Kent Taylor was a former awning salesman who became best known for his title role in the 1950s television series "Boston Blackie," playing a one-time master thief with a pencil-thin mustache who turned detective.
Taylor appeared in 63 films, including "Ramona" (1936), "The Daltons Ride Again" (1945) and "Girls for Rent" (1974).
His film career began after his family moved to Los Angeles from Iowa, where he had played the saxophone in a small dance band and appeared in school plays. Taylor worked as a salesman in his family's awning business and appeared as a movie extra until Paramount took an interest in the tall, dark-haired aspiring actor and gave him a screen test.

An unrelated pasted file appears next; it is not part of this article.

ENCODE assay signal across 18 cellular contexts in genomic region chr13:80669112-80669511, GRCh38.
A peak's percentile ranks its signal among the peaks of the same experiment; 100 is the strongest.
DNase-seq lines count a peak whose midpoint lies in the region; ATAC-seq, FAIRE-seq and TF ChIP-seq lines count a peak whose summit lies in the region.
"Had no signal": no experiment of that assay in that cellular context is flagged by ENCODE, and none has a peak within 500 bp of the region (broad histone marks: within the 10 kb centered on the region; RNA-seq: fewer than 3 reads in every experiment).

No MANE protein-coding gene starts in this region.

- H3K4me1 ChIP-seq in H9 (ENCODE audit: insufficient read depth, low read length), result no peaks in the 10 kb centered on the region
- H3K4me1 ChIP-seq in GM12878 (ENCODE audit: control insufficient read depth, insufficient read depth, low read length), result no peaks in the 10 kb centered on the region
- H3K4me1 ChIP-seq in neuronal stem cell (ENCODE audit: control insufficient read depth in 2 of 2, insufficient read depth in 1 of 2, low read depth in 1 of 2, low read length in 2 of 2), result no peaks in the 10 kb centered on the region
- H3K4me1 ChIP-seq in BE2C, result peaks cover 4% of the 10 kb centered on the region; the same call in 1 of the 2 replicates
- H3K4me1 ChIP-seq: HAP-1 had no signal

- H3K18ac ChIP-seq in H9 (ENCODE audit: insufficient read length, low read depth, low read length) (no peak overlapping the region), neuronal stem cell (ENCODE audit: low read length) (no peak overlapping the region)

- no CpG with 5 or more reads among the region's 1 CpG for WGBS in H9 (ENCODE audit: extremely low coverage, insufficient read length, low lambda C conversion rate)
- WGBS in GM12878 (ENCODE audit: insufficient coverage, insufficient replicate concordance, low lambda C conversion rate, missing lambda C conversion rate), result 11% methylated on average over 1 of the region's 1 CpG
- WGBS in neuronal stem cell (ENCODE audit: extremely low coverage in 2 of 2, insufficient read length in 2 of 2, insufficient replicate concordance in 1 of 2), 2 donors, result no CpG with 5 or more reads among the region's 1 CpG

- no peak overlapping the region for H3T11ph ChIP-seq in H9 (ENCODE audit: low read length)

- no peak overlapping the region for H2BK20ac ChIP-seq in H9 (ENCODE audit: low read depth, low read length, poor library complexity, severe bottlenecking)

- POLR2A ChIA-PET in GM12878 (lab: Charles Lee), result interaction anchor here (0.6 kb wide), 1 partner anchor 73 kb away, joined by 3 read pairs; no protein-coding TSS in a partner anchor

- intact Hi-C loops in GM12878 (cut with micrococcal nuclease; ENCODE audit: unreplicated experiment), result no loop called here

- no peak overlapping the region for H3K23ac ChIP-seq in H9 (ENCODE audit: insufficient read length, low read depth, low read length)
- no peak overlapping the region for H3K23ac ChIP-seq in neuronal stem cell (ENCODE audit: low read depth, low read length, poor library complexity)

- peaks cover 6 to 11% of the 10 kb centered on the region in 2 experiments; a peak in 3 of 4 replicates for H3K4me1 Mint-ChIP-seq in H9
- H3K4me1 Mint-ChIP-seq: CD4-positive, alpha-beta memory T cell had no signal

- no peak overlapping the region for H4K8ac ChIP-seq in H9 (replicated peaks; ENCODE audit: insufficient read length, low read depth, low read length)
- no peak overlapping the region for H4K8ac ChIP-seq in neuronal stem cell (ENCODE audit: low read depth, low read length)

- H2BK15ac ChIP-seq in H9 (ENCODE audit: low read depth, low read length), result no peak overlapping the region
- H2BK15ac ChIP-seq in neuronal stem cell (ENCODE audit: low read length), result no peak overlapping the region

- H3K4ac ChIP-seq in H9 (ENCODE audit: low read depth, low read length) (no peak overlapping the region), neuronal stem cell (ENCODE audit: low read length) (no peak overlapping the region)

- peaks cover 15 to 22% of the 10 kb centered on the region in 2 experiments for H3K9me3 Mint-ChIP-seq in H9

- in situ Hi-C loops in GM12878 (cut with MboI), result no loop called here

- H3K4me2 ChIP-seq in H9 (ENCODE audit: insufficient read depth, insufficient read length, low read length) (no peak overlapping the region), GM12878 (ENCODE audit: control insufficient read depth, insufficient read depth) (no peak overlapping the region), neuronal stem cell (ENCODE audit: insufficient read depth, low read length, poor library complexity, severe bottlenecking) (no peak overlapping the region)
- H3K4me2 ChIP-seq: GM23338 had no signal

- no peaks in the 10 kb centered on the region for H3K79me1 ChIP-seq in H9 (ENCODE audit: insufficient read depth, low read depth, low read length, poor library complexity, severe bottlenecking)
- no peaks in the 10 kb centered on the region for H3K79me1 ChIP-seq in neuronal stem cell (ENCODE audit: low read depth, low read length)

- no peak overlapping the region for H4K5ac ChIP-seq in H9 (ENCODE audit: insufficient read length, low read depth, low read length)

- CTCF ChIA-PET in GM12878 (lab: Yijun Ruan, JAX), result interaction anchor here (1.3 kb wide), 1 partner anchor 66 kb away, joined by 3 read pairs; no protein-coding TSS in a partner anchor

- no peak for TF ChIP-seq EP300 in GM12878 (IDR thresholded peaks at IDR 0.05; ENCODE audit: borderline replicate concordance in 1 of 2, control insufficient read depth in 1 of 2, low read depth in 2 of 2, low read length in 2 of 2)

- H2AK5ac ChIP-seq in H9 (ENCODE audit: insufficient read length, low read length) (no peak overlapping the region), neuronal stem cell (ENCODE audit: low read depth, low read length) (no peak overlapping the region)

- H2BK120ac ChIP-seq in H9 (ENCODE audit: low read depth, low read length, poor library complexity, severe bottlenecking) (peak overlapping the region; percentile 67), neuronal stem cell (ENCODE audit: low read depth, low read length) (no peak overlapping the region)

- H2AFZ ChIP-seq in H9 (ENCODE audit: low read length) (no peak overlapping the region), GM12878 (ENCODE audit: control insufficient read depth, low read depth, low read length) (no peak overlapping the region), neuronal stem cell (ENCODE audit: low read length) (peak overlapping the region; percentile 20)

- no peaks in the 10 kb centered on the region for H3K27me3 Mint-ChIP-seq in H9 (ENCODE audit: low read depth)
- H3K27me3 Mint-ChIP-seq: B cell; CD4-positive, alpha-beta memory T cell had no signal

A recovered alcoholic, he received recognition for his work in starting the Beginner's Group of Alcoholics Anonymous in North Hollywood in 1954. He also received a certificate of esteem from the U.S. Department of Defense for his services in providing entertainment for the armed forces in North Africa during World War II. He was also recognized for his volunteer work for the United Jewish Welfare Fund.